Boyes says, "Anybody that was wise would have left their reserves as they were. We only had a short period between Barker and the Compensation Act coming into play. But yes, it increases the potential for any insurer who can be identified and so their reserves would have to be quite significant. It leaves them with the problem of identifying other potential defendants and bringing them in what is called Part 20 proceedings, for their contribution. So in that respect, reserves will be higher for any insurers identified."

There is a small silver lining for insurers, however. Government has ruled that a solvent insurer can be reimbursed for the compensation amount from an insolvent insurer. There are also various improvements to the compensation process, which will speed up that process and make it more efficient, including a standard claims letter which includes information needed by insurance companies.

- Mairi Mallon is a freelance journalist.


The House of Lords decision was based on three test cases, including one involving Sylvia Barker from Holywell, whose husband died in 1996. Mrs Barker, 58, was awarded £152,000 in 2003, although she did not receive any compensation because there were appeals pending. The court heard that her husband, Vernon, had worked for several different companies and none could be blamed specifically for his illness. Because of the House of Lords ruling the final payout was likely to be a fraction of the original figure. She was said to be distressed by the ruling.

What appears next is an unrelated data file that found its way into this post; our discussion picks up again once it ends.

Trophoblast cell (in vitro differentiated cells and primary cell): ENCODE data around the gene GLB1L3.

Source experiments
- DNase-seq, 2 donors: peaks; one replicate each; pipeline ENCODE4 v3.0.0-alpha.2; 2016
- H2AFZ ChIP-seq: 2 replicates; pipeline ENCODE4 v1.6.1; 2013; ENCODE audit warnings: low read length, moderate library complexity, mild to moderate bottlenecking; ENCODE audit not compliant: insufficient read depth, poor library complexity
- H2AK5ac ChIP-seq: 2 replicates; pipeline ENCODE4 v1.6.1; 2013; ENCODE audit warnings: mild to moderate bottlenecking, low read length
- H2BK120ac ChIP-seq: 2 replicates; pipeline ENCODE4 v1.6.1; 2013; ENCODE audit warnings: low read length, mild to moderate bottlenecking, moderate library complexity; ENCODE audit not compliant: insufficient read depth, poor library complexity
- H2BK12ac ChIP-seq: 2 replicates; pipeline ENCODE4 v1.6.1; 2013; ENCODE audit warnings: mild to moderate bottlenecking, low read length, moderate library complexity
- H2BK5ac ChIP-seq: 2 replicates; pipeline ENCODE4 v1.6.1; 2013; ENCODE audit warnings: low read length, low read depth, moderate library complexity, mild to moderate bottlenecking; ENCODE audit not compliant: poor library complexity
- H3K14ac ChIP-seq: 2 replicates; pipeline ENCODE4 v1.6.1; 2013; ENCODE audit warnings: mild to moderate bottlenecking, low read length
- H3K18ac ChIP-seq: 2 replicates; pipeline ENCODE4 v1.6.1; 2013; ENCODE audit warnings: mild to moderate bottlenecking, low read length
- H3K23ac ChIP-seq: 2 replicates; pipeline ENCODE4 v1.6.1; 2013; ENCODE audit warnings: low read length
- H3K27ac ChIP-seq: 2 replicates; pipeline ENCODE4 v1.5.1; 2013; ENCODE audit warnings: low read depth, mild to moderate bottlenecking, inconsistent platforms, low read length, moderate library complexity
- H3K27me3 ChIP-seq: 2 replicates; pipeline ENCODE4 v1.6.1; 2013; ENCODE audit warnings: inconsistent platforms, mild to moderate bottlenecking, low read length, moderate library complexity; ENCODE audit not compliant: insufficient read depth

Barker had worked for John Summers and Sons at Shotton steelworks on Deeside (Corus' predecessor) and died ten years ago aged 57. He died from mesothelioma, a cancer of the lining of the lungs, after "heavy" exposure to asbestos over the years.

He was first exposed to asbestos for six weeks in 1958 while working for a company that subsequently became insolvent without any identified insurer and was also exposed for at least three short periods during 20 years as a self-employed plasterer between 1968 and 1975.

Barker's first employer was insolvent so his widow sued Corus alone. At first instance, Corus was held liable for the whole of the claim, subject to a deduction of 20% for contributory negligence because of the period of self-exposure by Barker.

Corus appealed on the basis that an employer should only be required to pay damages according to the extent of its contribution to the risk. The House of Lords agreed. They ruled that employers should not be liable for more than the damage they caused. Compensation should be apportioned pro-rata to reflect the contributions of each culpable party, they said.

But following the intervention by the House of Commons through the new Compensation Act, Mrs Barker is expected to receive the full amount of £152,000.